Twitter cites research showing women, people of color, LGBTQIA+ individuals, and other vulnerable populations are more likely to stop expressing themselves freely when someone abuses them on social media. Even Kelly Marie Tran, who played Resistance fighter Rose Tico in Star Wars, took down her Instagram photos before taking a stand against haters. And she had Jedis in her corner. Imagine your average person’s response to such cruel tactics?

We’ve seen hate groups and terrorist organizations use social media to recruit supporters and plan evil acts. We see false information springing up like weeds. Sometimes this information can be dangerous, especially when Joe Blow is out there sharing unresearched and inaccurate medical advice. Go to sleep, Blow, you’re drunk.

As an English major, and an open-minded person, I have a problem with censorship. Banned books are some of my favorites of all time. However, Twitter is a privately owned platform. Twitter has no obligation to amplify messages of hate. They feel, and I personally agree, that they have some responsibility to keep hateful words inciting violence off of their platform. This is a warning, not a ban, and one they’re only rolling out to iOS users for now.

I mean, in the history of angry rants, when was the last time a “Hey, calm down, you shouldn’t say that” ever made the person less angry or less ranty? Almost never. In which case, the person will make their post anyway, leaving it up to masses to report it. At that time, Twitter can make the decision to suspend the account and tell the user to delete it, add a warning, or otherwise take action.

Every once in a while, though, someone may appreciate the note. If you’ve ever had a colleague read an email for “tone” in a thorny work situation, you know heeding a yellow flag is often the wisest decision. This warning notice gives users a chance to edit themselves. As a writer, I always appreciate a chance to edit myself. If they flag every damn curse word, though, that will get real annoying real fast. You’re not my mom, Twitter. You’re not the boss of me.

This isn’t your great granddaddies’ book burning. This is 2020. The internet giveth; the internet taketh away. It’s a crying shame that evil creeps in when we’re not looking. Speech has consequences. Users can’t edit tweets, so once it’s out there, it’s out there. Even if they delete a tweet within moments of posting, anyone can screenshot that baby and share it with the world. Part of me says, “Good, let the haters out themselves.”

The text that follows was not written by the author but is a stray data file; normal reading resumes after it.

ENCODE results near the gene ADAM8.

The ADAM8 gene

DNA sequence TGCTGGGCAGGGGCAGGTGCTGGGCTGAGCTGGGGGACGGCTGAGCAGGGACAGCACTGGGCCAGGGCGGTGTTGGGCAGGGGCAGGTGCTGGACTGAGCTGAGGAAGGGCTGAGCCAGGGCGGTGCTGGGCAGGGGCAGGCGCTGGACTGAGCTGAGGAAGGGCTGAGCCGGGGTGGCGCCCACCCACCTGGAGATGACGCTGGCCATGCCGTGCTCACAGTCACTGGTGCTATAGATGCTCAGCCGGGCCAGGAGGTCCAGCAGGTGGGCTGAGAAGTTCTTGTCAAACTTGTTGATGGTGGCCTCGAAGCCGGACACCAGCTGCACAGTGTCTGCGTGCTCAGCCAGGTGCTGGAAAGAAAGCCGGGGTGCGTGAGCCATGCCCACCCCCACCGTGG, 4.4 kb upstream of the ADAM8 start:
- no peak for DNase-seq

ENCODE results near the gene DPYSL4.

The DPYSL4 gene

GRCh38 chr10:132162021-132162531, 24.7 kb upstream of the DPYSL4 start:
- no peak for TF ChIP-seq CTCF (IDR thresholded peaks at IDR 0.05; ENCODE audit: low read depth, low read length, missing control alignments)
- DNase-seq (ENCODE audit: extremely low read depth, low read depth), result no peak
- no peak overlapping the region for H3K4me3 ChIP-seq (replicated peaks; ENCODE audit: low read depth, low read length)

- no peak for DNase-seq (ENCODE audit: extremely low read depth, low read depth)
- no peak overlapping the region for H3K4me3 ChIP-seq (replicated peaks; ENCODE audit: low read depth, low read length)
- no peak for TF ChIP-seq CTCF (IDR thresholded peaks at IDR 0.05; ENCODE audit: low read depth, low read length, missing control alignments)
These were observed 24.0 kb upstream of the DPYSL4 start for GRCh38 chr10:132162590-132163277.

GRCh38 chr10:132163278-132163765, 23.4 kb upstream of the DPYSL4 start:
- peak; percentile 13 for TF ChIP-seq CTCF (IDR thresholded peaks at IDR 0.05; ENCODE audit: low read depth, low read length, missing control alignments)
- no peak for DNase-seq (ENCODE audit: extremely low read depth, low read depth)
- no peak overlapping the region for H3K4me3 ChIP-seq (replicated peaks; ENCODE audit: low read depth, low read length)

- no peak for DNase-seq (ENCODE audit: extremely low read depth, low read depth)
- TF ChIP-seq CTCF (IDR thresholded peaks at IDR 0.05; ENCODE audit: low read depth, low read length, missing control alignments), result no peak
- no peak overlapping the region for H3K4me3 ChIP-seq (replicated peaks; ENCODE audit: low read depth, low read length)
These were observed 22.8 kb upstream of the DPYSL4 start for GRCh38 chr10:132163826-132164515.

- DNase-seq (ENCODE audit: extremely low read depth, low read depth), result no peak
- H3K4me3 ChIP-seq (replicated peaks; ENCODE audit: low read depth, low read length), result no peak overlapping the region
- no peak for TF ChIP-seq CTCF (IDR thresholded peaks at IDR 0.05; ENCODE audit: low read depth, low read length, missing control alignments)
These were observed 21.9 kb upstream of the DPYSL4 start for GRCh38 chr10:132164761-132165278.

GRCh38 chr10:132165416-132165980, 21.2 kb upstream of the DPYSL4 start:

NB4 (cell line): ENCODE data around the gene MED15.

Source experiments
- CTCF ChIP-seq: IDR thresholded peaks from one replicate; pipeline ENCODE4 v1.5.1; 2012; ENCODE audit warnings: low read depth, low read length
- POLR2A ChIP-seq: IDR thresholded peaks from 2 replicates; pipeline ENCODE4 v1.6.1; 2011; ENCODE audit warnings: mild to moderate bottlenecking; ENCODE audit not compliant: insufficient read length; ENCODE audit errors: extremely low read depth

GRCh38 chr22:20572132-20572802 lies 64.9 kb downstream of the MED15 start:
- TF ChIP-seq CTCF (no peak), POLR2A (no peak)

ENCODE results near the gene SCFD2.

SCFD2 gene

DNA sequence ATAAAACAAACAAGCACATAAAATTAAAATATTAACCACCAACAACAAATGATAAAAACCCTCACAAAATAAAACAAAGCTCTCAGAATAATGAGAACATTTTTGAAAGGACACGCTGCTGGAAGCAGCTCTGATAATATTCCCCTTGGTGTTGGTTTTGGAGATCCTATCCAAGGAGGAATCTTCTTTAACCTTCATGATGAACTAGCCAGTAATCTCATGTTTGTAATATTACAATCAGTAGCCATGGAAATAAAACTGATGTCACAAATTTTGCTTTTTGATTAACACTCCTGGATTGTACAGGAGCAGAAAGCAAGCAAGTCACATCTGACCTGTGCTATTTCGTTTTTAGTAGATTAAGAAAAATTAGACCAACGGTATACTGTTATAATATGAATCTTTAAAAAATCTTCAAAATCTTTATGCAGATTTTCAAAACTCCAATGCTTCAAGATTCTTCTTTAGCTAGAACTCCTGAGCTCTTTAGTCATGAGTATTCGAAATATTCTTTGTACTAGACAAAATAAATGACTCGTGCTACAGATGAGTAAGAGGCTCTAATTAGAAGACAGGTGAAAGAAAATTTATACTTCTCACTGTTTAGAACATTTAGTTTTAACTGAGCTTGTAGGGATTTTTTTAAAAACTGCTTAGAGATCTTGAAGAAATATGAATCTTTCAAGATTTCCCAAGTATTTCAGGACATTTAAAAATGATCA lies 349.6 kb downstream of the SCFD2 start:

Twitter has shown itself to be open to differences in opinion, encouraging freedom of expression, and has opened up a whole new line of communication for traditionally underrepresented populations. They are a private company, and their rules and policies are posted. What, you didn’t read the terms of use? Gasp!

It’s Twitter’s rodeo, after all. This warning gives users a quick, added heads up to posting something that will likely be reported/removed anyway. For better or worse, Twitter’s still leaving it up to users to post what they want and deal with the potential fallout. Hey, I have a great idea! How about we all be respectful of each other on the internet, and Twitter won’t have to come up with this kind of thing.

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Social Media

Yelp adds virtual services classification to help during COVID

(SOCIAL MEDIA) Yelp constantly adds new classifications for how to find a business to meet your needs, now because of COVID they have added virtual services.

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Yelp is making efforts to accommodate businesses whose operations are adapting in response to the coronavirus pandemic. Several new features will help businesses display updated services.

The company has added an information category titled virtual service offerings. Business can display service option such as classes, virtual consultations, performances, and tours. Yelpers can search for businesses based upon those offerings.

Yelp has already noticed trends where users are incorporating virtual services into their business profiles. In an report by TechCrunch, Yelp’s head of consumer product Akhil Kuduvalli said “With these new product updates, businesses of all types that are adapting and changing the way they operate will be able to better connect with their customers and potentially find new ones.”

Virtual services in categories like fitness, gyms, home services, real estate, and health are already increasing in popularity. Yelp intends to showcase businesses that are providing those services by creating new Collections.

Once business owners update their virtual service offerings on their Yelp for Business profiles, we will surface those updates to consumers through new call-to-action buttons, by updating the home screen and search results with links to groups of businesses offering these new virtual services, as well as surfacing them in other formats like Collections,” said Kudvalli.

Also in the works is a curbside pickup category for restaurants. Additionally, Yelp introduced a free customized banner for businesses to post updates on their profiles. About 224,000 businesses have used the banner so far.

Yelp hasn’t stopped there. It’s made its Connect feature (which allows businesses to share important updates to all Yelpers on their profile and their email subscribers) free to eligible local businesses as part of the Yelp’s commitment to waive $25 million in fees to support businesses in need during the COVID-19 crisis.

During COVID-19 businesses and consumers need all the help they can get, and thankfully Yelp is there to – help.